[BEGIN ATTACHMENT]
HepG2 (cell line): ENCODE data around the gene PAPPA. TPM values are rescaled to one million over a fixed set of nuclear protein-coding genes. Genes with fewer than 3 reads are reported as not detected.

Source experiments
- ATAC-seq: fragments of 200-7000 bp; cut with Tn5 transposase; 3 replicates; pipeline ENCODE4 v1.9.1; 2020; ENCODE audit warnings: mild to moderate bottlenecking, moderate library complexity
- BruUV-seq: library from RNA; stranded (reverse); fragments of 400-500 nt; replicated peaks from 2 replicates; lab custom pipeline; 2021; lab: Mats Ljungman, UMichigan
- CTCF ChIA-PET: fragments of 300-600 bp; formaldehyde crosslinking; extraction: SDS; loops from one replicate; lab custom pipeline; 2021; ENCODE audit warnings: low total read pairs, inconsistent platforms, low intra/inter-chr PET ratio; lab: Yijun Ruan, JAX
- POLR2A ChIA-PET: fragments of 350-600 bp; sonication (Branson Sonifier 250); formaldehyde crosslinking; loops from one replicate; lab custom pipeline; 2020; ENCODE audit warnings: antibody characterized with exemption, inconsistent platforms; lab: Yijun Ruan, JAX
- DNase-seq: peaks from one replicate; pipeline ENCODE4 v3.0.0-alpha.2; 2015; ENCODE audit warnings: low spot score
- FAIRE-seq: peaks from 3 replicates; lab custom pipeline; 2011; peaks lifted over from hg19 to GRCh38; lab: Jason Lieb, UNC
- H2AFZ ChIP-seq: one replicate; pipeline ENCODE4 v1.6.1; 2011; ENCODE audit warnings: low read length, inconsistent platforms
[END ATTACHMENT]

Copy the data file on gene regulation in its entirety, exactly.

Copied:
HepG2 (cell line): ENCODE data around the gene PAPPA. TPM values are rescaled to one million over a fixed set of nuclear protein-coding genes. Genes with fewer than 3 reads are reported as not detected.

Source experiments
- ATAC-seq: fragments of 200-7000 bp; cut with Tn5 transposase; 3 replicates; pipeline ENCODE4 v1.9.1; 2020; ENCODE audit warnings: mild to moderate bottlenecking, moderate library complexity
- BruUV-seq: library from RNA; stranded (reverse); fragments of 400-500 nt; replicated peaks from 2 replicates; lab custom pipeline; 2021; lab: Mats Ljungman, UMichigan
- CTCF ChIA-PET: fragments of 300-600 bp; formaldehyde crosslinking; extraction: SDS; loops from one replicate; lab custom pipeline; 2021; ENCODE audit warnings: low total read pairs, inconsistent platforms, low intra/inter-chr PET ratio; lab: Yijun Ruan, JAX
- POLR2A ChIA-PET: fragments of 350-600 bp; sonication (Branson Sonifier 250); formaldehyde crosslinking; loops from one replicate; lab custom pipeline; 2020; ENCODE audit warnings: antibody characterized with exemption, inconsistent platforms; lab: Yijun Ruan, JAX
- DNase-seq: peaks from one replicate; pipeline ENCODE4 v3.0.0-alpha.2; 2015; ENCODE audit warnings: low spot score
- FAIRE-seq: peaks from 3 replicates; lab custom pipeline; 2011; peaks lifted over from hg19 to GRCh38; lab: Jason Lieb, UNC
- H2AFZ ChIP-seq: one replicate; pipeline ENCODE4 v1.6.1; 2011; ENCODE audit warnings: low read length, inconsistent platforms